In my view, the volume greatly overstates its case by speaking of a “demonological understanding of sickness.” Scripture never suggests that all sickness, or even all psychosis, is the result of demonic activity. Indeed, most New Testament narratives concerning miraculous healing do not mention demons at all. And in some passages, such as Matt. 4:24, a clear distinction is drawn between diseases and demon possession. The fact is that the biblical writers did not hold to any generalized “demonological understanding of sickness.” The difference between them and modern secularists is that they believed that some human infirmities were caused or made worse by demonic influence. So stated, I think the biblical view is not at all unreasonable; certainly it does not deserve to be maligned as “quaint” and “curious.”

Even in matters of theology, the Bible is not wholly reliable, according to CFHMP. Some biblical authors, it says, insisted “that suffering is always in some sense deserved” (p. 10). The team is glad, however, that other sources help us to transcend such a naive view. At this point they cite, not the Book of Job, but an article by D. Smith.

The same is true of ethics. “Within the realm of moral inquiry, furthermore, questions concerning what concrete deed I should do or leave undone in a particular context may receive only a quaint reply from Scripture” (p. 19, n. 5). No examples given here. But I gather the team is opposing at this point a particular way of using Scripture found in some Christian ethical writings (including my own!). In the more conservative treatments of medical ethics, such as those of J. Jefferson Davis, Franklin E. Payne, the nouthetic counseling movement of Jay E. Adams and others, the theonomic movement of R. J. Rushdoony and others, the usual approach to ethical problems is to find in the Bible explicit or implicit divine commands which relate to the problems at issue. The attempt is then made to apply those commands to the issues under discussion. The process of application, of course, requires some extra-biblical knowledge as well, namely knowledge of the situation to which the command is to be applied. In such a way, the commands of God shed light upon the believer’s path (Psm. 119:105).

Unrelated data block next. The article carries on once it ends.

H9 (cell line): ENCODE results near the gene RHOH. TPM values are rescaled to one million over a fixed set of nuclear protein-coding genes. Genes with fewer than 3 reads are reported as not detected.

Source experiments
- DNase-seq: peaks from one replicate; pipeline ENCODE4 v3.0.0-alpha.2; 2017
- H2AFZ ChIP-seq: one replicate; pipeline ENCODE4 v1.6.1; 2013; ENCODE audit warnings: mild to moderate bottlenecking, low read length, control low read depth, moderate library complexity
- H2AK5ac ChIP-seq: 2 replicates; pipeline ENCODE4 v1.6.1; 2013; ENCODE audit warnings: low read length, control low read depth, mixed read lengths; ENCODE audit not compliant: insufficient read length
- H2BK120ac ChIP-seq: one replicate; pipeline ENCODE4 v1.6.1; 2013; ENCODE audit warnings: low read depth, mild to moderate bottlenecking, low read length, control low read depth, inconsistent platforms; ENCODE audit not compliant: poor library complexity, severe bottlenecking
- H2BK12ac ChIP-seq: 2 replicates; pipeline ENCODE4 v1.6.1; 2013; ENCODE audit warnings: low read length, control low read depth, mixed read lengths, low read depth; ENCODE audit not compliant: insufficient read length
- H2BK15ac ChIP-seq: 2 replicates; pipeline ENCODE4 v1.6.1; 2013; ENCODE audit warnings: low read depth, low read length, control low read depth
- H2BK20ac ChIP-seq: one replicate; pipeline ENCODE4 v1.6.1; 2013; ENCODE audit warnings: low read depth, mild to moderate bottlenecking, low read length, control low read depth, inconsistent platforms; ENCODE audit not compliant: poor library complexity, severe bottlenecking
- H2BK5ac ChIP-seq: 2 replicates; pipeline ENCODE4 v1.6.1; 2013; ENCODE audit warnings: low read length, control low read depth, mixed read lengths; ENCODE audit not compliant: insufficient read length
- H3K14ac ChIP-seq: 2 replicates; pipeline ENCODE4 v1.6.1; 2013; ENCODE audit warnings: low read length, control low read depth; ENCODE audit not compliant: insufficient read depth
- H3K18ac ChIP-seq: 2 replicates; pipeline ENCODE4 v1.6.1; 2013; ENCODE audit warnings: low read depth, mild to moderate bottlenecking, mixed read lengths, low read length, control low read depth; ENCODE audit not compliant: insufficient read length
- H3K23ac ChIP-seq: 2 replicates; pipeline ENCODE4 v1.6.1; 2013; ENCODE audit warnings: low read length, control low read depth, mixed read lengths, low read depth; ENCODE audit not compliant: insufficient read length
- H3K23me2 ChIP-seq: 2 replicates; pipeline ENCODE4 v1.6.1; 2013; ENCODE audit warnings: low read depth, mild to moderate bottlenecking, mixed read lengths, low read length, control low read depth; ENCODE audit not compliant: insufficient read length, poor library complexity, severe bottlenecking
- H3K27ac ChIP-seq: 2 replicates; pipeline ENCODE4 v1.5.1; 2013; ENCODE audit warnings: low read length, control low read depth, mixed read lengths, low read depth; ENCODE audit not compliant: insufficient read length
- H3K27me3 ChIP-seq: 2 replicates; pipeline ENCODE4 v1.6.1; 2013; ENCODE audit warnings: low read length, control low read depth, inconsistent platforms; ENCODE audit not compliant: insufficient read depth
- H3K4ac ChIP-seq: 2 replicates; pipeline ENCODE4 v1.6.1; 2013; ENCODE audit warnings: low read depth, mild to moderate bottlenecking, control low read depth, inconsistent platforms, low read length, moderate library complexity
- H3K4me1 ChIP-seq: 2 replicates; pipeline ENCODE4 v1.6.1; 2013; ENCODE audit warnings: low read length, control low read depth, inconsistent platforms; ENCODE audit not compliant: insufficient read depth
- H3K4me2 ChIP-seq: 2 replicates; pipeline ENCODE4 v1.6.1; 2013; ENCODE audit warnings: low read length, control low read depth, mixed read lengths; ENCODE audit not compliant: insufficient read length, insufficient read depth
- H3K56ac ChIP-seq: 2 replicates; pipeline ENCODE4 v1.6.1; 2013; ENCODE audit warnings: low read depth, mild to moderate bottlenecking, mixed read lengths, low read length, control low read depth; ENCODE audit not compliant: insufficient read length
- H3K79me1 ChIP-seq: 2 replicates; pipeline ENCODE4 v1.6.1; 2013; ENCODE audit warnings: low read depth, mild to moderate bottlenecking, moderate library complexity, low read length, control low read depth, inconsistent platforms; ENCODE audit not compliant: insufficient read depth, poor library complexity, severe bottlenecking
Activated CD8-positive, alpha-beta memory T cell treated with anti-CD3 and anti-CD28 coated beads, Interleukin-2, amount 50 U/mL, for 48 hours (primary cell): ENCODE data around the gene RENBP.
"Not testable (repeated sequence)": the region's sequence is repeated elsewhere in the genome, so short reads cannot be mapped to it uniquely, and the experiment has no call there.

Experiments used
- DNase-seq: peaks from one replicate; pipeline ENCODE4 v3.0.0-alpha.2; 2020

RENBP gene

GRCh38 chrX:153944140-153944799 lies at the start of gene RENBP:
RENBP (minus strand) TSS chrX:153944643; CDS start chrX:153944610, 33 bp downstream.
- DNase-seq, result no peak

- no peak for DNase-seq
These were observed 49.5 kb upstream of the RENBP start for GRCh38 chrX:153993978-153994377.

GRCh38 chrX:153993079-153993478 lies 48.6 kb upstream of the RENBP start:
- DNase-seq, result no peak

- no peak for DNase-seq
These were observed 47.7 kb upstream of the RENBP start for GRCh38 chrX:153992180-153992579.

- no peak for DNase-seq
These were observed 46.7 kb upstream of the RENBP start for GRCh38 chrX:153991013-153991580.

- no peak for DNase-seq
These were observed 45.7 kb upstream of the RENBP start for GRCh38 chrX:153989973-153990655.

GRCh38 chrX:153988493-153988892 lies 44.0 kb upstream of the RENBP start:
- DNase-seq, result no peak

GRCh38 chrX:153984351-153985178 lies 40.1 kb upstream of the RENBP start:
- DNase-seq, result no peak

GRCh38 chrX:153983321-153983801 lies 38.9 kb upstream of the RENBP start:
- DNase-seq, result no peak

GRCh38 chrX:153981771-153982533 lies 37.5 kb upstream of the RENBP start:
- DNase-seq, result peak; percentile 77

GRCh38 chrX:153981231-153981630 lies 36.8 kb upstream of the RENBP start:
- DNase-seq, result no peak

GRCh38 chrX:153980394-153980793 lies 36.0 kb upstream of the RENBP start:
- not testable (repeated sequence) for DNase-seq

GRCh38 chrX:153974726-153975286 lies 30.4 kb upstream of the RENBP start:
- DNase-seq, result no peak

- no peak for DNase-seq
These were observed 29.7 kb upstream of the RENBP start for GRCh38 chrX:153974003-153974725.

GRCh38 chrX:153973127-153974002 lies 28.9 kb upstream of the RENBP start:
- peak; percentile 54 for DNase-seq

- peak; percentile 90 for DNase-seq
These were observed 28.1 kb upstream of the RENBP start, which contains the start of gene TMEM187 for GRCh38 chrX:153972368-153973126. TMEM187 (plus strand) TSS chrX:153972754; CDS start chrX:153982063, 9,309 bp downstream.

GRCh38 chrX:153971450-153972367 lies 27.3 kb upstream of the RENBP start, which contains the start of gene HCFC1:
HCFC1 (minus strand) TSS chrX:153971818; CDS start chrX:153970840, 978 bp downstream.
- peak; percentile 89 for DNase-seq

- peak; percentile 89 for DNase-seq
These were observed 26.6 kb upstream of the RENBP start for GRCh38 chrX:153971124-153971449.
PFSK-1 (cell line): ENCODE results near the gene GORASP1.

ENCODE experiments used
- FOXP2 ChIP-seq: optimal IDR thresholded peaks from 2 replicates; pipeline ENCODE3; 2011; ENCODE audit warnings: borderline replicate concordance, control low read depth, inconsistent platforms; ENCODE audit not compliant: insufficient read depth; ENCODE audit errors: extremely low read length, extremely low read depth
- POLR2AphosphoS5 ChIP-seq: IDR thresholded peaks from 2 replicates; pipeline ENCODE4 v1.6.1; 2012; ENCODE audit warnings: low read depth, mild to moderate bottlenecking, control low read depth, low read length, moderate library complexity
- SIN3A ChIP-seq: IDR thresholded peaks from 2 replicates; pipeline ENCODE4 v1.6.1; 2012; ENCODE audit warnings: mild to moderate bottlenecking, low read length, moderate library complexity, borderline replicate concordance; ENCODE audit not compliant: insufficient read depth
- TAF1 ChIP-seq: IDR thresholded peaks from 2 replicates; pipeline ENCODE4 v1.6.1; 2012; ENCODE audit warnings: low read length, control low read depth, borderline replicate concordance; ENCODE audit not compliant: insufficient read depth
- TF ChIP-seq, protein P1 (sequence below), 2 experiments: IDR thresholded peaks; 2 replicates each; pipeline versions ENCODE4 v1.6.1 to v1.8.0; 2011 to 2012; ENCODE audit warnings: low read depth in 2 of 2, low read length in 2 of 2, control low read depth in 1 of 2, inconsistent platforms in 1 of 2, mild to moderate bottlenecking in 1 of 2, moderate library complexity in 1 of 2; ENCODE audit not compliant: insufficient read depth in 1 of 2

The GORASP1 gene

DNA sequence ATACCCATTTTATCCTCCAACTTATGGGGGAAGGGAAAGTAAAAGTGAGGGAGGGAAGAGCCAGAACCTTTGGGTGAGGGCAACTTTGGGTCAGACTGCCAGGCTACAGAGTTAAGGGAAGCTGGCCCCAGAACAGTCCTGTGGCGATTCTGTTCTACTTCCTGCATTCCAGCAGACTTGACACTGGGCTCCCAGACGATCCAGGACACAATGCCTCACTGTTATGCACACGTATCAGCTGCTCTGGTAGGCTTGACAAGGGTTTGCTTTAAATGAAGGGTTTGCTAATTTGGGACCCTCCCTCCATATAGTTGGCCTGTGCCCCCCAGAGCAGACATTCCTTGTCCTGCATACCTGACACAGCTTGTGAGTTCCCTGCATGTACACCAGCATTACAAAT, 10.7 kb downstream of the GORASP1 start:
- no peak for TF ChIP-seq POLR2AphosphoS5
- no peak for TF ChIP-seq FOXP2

Nowhere in CFHMP is there any suggestion that the believer is subject to biblical commands (even the commands of Jesus), though the book tries to make much use of Scripture in other ways. My suspicion is that those who try to justify concrete decisions on the basis of biblical commands would be among those who in the eyes of the Calvin team are receiving only “quaint” replies from Scripture.